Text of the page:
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Hendriks V., van der Schee E., Blanken P.
Drug and Alcohol Dependence: 2011, 119, p. 64–71.
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US research led by the programme’s developers has found that a family therapy which intervenes across a child’s social environment is more effective than alternatives for problem substance using teenagers, but this independent Dutch study found one-to-one cognitive-behavioural therapy just as effective, a finding at odds with the five-nation European study of which it formed a part.
Summary Cognitive-behavioural therapy is a mainstay of addiction treatment, but young problem substance users might benefit more from approaches which intervene with their families and wider environments. The featured study tested this proposition among cannabis users in The Netherlands, pitting multidimensional family therapy against a more conventional, individually-focused cognitive-behavioural therapy.
Multidimensional family therapy is one of a family of approaches which intervene not just with the individual young problem substance user but with their family and other important influences in their lives.
US research led by the programme’s developers has found this approach more effective than alternatives or usual treatment or criminal justice procedures.
The featured study offers a test of the approach on a non-US caseload and in a study by independent researchers not involved in the programme’s development.
As with another independent study, the approach was not found preferable overall to a well-structured alternative, but – again as in other studies – it might have been more effective with the more multiply and severely problematic youngsters.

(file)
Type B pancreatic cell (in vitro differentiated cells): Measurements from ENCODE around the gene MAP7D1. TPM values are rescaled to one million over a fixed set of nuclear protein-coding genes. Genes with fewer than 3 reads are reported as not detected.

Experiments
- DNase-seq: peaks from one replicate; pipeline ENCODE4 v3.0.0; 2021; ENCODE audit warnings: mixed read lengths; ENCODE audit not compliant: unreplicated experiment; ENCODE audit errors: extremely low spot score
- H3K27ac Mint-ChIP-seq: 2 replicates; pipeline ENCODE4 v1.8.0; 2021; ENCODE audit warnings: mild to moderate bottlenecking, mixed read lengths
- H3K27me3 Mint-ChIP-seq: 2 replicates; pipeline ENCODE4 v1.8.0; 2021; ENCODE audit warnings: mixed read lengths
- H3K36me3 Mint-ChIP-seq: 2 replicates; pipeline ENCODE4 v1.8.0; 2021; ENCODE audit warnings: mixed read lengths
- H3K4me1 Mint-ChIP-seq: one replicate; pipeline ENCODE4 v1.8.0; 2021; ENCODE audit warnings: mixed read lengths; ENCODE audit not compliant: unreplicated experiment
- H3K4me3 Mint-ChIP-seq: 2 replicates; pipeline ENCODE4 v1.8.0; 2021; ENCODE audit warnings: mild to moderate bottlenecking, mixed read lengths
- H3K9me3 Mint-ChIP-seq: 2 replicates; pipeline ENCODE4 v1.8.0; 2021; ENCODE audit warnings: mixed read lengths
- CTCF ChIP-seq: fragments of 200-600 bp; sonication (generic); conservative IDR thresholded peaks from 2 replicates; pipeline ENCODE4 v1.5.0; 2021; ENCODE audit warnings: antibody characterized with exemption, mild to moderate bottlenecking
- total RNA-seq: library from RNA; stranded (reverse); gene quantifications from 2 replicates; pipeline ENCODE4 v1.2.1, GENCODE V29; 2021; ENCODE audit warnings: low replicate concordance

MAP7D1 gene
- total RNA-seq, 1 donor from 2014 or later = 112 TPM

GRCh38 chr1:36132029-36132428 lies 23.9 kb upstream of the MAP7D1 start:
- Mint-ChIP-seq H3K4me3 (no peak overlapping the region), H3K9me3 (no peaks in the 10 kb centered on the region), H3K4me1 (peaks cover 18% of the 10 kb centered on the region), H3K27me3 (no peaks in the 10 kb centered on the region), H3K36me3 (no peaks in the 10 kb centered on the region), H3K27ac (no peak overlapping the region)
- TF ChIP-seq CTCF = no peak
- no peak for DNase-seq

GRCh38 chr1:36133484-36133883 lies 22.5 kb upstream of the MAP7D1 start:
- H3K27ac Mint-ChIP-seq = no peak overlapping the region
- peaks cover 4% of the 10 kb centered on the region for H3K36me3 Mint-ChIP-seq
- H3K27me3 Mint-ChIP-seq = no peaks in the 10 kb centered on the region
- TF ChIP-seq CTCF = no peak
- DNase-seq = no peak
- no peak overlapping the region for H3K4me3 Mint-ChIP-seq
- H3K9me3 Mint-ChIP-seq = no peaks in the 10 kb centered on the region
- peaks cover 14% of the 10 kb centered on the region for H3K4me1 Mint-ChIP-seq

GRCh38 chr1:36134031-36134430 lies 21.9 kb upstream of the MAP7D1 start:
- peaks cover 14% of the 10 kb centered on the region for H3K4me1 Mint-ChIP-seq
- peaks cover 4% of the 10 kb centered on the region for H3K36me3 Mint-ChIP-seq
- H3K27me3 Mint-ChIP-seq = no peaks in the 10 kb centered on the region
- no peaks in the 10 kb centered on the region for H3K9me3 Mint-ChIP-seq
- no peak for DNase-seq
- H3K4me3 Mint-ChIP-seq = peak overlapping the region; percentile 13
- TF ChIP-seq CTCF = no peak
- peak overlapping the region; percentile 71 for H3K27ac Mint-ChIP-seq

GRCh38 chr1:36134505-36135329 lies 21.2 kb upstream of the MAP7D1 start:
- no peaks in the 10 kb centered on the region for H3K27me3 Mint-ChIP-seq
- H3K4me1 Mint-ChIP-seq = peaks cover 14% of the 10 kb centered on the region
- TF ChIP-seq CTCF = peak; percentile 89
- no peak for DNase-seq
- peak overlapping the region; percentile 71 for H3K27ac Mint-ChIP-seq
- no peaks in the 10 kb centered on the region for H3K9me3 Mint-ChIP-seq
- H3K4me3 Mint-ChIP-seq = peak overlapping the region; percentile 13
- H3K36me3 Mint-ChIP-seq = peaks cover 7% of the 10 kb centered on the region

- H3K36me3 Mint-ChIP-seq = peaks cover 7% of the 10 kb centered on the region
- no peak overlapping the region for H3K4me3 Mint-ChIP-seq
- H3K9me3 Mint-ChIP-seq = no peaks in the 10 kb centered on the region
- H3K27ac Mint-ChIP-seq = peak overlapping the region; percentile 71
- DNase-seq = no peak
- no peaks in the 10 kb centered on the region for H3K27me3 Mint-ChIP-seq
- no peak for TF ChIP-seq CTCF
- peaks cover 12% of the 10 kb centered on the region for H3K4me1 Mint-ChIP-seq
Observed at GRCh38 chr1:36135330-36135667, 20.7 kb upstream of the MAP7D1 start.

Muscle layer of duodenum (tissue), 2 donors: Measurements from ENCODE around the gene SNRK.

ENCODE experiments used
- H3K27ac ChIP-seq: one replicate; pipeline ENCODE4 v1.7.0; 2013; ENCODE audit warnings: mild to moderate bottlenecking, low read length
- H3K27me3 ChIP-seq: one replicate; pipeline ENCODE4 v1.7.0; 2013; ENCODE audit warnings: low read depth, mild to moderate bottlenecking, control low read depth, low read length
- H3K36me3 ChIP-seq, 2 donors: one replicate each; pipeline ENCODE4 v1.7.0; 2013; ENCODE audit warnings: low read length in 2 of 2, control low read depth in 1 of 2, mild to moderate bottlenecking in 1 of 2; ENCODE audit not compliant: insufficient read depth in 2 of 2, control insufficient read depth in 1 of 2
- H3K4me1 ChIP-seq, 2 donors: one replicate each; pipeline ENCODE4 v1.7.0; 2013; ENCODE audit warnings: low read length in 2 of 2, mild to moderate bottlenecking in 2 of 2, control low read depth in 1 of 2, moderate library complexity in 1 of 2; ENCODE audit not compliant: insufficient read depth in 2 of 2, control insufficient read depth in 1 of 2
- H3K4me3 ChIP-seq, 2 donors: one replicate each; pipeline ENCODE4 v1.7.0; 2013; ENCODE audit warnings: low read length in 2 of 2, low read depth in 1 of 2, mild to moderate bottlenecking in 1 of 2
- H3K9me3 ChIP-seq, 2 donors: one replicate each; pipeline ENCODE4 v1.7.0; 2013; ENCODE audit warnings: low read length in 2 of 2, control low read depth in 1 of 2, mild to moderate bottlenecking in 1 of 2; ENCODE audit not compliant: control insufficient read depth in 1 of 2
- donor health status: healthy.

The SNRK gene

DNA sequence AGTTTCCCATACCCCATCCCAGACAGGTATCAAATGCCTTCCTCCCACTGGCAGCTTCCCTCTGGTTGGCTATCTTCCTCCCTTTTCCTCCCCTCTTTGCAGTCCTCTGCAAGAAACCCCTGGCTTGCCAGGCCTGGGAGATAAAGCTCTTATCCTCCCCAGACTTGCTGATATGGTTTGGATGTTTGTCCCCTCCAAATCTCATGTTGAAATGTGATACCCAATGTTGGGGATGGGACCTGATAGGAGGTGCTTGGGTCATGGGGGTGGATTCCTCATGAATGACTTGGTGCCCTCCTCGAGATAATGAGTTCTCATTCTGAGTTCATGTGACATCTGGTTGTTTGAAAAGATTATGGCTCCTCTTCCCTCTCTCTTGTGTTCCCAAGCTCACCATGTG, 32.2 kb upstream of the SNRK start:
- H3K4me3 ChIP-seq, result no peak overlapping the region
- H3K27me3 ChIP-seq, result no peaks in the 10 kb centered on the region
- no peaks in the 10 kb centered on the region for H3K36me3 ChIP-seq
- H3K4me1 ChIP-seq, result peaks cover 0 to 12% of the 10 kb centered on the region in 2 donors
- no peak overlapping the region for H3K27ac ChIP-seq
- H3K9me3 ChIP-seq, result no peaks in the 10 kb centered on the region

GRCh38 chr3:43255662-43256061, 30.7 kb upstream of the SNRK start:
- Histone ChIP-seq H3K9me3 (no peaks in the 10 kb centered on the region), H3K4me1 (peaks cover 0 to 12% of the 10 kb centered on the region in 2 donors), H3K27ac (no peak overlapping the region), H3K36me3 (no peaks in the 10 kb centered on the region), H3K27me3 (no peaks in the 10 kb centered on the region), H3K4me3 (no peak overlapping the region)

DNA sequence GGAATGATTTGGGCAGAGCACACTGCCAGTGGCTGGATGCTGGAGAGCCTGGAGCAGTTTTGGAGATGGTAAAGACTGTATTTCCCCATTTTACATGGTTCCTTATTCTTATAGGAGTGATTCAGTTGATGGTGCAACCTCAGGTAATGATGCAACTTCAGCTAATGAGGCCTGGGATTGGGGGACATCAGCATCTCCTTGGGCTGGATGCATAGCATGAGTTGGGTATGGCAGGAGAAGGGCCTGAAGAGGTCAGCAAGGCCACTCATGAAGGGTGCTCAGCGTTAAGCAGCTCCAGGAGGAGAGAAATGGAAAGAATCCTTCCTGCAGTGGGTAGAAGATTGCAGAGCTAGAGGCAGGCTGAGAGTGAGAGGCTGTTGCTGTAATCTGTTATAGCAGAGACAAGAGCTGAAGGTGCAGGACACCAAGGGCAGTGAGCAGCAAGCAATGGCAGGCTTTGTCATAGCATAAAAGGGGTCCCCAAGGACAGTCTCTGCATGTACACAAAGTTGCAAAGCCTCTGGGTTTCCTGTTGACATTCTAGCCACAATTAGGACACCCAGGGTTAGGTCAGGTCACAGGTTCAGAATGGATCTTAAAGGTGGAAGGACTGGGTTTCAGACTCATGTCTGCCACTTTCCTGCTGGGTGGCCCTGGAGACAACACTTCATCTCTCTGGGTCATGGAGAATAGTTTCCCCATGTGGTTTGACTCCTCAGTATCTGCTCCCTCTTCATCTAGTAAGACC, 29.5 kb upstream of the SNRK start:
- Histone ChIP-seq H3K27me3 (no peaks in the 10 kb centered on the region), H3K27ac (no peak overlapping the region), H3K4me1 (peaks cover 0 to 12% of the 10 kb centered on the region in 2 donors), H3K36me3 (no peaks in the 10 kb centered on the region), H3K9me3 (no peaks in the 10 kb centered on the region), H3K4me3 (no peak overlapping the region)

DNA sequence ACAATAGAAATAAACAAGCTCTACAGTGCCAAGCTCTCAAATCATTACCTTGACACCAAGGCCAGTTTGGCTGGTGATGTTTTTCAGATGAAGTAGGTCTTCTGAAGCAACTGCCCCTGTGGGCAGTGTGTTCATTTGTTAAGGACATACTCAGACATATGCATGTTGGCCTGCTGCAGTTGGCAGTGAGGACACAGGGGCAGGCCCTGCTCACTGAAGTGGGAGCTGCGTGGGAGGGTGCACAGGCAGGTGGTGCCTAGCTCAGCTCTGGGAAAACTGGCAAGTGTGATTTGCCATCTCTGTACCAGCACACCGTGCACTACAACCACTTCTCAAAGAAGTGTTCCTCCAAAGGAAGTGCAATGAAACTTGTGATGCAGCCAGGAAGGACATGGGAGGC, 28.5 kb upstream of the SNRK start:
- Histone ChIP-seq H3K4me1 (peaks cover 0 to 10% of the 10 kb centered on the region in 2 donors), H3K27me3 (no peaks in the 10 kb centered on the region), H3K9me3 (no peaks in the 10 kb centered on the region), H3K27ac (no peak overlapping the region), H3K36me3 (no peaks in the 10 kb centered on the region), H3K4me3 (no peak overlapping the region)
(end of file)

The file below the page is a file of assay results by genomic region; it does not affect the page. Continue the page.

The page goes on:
In contrast to the Dutch findings, the five-nation European study of which this was one arm did find family therapy led to extra reductions in the prevalence and severity of cannabis dependence, and to extra reductions in days of use among children using most often.
Extra cost and the relative scarcity of qualified practitioners are an obstacle to implementation.
Multidimensional family therapy addresses problem drug use and related problems among adolescents not through a set regimen, but by applying principles and a therapeutic framework to the individual seen as situated within a particular set of environmental influences and constraints. What distinguishes it from some other family therapies is that it extends beyond the child and family to all the social systems (school, juvenile justice, etc) in which the child may be involved.
US studies involving young cannabis users have shown promising results, but almost all these were obtained by one research group. Independent replication studies are needed, and it is unclear whether the impacts of multidimensional family therapy observed in the United States can be generalised to a country such as The Netherlands, where attitudes to cannabis use are more permissive.
To answer these questions the featured study compared the effectiveness of multidimensional family therapy and cognitive-behavioural therapy among adolescent cannabis users in The Netherlands. Between 2006 and 2009 it recruited 109 children aged from 13 to 18 diagnosed as experiencing cannabis abuse or dependence within the past year. They were among the intake at two treatment centres for adolescents in The Hague, one specialising in substance use problems, the other in mental and behavioural health. Patients in the study had to have regularly used cannabis in the past three months and have at least one parent figure who agreed to participate in treatment and in study assessments.
Participants averaged just under 17 years of age and 80% were male. According to their own accounts, they had on average been using cannabis for two years and at study entry had averaged 162 ‘joints’ in the past 90 days – equivalent to nearly two a day. Other substances were used relatively little. They reported an average of about six violent or property crimes in the past three months and a substantial minority were diagnosed with a conduct disorder or oppositional defiant disorder. Four in 10 lived in single-parent households and the same proportion had been imprisoned.